By Jon Diamond
Historians began writing about the Civil War even before it had become history. Battlefield accounts by traveling correspondents were a staple of Northern and Southern newspapers during the war, and a flood of memoirs, letters, official records, and unit histories followed in the decades after the war. Novelists, short story writers, and poets such as John W. De Forest, Ambrose Bierce, and Sidney Lanier, who had served in the war, and the brilliant 24-year-old prodigy Stephen Crane, who was not even born until six years after the Civil War ended, added their voices to the mix. In the ensuing century and a half, American libraries have filled countless shelves with books devoted to the most pivotal event in the nation’s history.
Inevitably, many of those books have faded from view, while others have stood the test of time to become acknowledged classics of Civil War history. Among the latter is retired U.S. Army General Edward J. Stackpole’s 1958 study, Chancellorsville: Lee’s Greatest Battle. Published by his family-owned company, Stackpole Books, just prior to the Civil War centennial, Stackpole’s meticulous and incisive study was instantly successful, both critically and popularly. Considered by many to be Stackpole’s greatest contribution to Civil War literature, the work remains a favorite of Civil War enthusiasts and a textbook example of how to think and write about the war.
Stackpole was born in Harrisburg, Pennsylvania, in 1894 and graduated from Yale University in 1915. During World War I he served as a company commander of the 28th “Keystone” Division, 110th Infantry, in France in 1918 and was wounded three times. The author’s dedication in Chancellorsville reads: “To the men of my Company M, 110th Infantry, 28th Division, American Expeditionary Forces, World War I, of Latrobe, Pennsylvania, who fought and died on the battlefields of France.” Stackpole recovered from his wounds at Walter Reed Army Hospital and reentered the National Guard as commanding officer of the 104th Cavalry. He later commanded the 52nd Cavalry Brigade and ultimately the 22nd Cavalry Division.
In 1940, at his own request, Stackpole took a reduction in rank to return to active duty, heading a brigade during World War II before being sent to Panama to serve as commanding general of the Canal Zone. In 1943, he returned stateside to serve as chairman of the War Department Manpower Board Office for General George C. Marshall. After the war, Stackpole commanded the 28th Division. He retired as commander of the Pennsylvania National Guard in 1947 following his reorganization of the division in 1946. His military honors included the Distinguished Service Cross, the Purple Heart with two clusters, Legion of Merit, and the Pennsylvania Distinguished Service Medal, in addition to campaign ribbons for service in the two world wars.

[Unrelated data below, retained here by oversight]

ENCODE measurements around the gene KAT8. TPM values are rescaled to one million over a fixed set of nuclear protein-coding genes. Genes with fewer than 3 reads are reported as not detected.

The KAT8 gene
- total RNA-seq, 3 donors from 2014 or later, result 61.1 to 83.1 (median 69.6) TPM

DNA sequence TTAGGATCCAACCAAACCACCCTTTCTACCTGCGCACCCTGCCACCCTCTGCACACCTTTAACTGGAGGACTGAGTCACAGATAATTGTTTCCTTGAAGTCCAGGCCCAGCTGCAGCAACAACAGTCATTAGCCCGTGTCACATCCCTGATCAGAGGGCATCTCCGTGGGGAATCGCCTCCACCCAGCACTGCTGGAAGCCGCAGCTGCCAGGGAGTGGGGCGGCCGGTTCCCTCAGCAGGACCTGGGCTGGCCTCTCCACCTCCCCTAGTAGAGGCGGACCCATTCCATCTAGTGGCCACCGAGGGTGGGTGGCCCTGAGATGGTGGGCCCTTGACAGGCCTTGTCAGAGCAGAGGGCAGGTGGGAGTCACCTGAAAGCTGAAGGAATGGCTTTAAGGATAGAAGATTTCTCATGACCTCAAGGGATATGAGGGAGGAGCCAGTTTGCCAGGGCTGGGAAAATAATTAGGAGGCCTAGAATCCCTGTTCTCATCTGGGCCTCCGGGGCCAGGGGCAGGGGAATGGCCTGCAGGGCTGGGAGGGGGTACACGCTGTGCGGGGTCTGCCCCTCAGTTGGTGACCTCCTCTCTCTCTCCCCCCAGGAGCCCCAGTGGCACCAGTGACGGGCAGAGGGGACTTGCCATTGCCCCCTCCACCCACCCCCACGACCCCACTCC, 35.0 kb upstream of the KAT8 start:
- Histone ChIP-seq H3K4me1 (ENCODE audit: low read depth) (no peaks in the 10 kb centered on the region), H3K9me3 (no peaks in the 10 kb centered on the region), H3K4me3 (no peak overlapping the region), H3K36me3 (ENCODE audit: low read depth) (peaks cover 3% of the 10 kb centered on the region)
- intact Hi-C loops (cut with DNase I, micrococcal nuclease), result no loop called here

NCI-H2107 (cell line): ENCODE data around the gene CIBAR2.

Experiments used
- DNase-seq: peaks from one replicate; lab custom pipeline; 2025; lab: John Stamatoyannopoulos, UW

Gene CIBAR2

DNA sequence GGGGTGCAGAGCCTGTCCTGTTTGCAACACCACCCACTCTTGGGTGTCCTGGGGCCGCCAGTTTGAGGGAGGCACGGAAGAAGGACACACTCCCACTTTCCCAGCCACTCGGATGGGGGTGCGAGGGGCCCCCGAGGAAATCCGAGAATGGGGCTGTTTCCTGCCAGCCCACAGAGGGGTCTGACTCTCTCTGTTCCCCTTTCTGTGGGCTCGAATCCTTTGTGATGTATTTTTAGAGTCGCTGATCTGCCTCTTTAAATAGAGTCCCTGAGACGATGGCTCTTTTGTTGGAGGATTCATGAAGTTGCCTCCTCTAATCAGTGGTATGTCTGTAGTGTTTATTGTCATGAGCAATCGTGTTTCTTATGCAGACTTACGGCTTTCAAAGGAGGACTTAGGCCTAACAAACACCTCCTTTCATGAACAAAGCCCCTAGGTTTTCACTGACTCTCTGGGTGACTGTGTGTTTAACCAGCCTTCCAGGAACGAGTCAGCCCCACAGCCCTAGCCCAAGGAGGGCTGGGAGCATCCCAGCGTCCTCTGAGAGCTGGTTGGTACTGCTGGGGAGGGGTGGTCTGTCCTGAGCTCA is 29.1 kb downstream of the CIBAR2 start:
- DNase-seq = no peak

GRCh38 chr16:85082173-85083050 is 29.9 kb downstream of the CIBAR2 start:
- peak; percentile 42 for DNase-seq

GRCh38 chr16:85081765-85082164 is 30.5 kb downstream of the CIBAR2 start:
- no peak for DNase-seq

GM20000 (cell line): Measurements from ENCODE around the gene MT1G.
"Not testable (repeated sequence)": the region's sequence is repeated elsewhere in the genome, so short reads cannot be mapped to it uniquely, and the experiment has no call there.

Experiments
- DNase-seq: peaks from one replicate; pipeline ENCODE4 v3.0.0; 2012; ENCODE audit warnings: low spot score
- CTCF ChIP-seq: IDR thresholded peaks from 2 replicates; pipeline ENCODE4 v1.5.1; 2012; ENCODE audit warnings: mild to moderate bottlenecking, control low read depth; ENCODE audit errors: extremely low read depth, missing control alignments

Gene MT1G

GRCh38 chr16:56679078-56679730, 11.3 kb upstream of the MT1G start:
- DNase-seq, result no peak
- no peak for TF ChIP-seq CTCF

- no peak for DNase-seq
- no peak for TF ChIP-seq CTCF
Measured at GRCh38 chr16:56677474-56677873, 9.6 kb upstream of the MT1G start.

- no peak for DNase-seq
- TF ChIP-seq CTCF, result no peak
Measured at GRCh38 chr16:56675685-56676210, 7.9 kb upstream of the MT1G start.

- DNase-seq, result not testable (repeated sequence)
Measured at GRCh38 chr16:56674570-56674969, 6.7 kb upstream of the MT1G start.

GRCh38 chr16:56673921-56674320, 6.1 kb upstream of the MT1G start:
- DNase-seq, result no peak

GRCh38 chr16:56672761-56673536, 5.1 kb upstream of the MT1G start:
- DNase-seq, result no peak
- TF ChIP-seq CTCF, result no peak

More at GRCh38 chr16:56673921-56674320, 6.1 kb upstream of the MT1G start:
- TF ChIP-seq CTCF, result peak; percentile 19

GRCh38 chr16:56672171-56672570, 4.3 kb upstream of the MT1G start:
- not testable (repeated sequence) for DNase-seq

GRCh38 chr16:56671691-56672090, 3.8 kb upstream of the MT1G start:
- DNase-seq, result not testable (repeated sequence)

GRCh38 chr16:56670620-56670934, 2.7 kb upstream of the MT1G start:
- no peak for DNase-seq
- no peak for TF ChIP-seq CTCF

Stackpole Books had its origins in the Evening Telegraph, a Harrisburg newspaper dating back to the early 19th century. In 1901, E.J. Stackpole, Sr., the general’s father, acquired controlling interest in the Telegraph Press. In 1930, the National Service Publishing Company of Washington, D.C., which had been established in 1921, was acquired by the Telegraph Press. Under Stackpole’s direction, it was renamed Military Service Publishing Company and began publishing military textbooks. In that same year Stackpole and his brother, Albert, founded Stackpole Sons, which published books on a variety of subjects, both fiction and nonfiction. During World War II, it produced a popular series of paperbacks for GIs to read in the foxholes. Both Stackpole Sons and Military Service Publishing Company were subsidiary divisions of the Telegraph Press organization. In the 1950s, Stackpole Sons continued its strong emphasis on nonfiction books, especially historical works and outdoor titles. In 1959, Stackpole Sons and Military Service Publishing Company merged into Stackpole Books.